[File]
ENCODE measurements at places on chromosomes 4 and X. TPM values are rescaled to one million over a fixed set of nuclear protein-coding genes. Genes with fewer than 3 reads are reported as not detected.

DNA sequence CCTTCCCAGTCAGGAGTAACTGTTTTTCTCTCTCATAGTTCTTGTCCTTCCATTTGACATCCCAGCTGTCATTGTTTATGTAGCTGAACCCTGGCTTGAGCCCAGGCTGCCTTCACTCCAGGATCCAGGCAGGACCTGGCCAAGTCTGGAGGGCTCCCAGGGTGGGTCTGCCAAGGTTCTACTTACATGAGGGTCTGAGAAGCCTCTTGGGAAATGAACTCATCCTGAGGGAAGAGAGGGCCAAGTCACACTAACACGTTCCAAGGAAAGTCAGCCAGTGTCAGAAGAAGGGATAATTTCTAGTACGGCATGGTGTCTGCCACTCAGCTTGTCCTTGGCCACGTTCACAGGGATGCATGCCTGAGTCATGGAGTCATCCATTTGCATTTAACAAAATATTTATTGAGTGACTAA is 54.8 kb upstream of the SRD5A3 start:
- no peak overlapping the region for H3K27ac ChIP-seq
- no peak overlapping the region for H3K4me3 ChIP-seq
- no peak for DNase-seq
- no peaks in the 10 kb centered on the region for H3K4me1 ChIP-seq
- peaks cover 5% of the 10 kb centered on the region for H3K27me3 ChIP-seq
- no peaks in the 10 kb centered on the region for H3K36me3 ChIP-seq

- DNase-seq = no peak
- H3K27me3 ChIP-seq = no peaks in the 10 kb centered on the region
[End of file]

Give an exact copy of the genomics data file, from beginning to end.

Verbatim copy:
ENCODE measurements at places on chromosomes 4 and X. TPM values are rescaled to one million over a fixed set of nuclear protein-coding genes. Genes with fewer than 3 reads are reported as not detected.

DNA sequence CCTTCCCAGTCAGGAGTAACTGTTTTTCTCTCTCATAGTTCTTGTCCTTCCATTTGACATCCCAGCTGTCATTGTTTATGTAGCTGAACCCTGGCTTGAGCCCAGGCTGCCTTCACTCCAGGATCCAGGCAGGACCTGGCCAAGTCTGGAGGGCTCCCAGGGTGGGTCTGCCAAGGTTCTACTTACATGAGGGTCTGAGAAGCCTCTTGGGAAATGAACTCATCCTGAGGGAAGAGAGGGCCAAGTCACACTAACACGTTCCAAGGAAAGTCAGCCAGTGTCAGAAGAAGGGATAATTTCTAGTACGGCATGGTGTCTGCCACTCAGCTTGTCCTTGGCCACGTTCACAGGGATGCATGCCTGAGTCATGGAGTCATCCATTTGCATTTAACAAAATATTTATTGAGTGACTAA is 54.8 kb upstream of the SRD5A3 start:
- no peak overlapping the region for H3K27ac ChIP-seq
- no peak overlapping the region for H3K4me3 ChIP-seq
- no peak for DNase-seq
- no peaks in the 10 kb centered on the region for H3K4me1 ChIP-seq
- peaks cover 5% of the 10 kb centered on the region for H3K27me3 ChIP-seq
- no peaks in the 10 kb centered on the region for H3K36me3 ChIP-seq

- DNase-seq = no peak
- H3K27me3 ChIP-seq = no peaks in the 10 kb centered on the region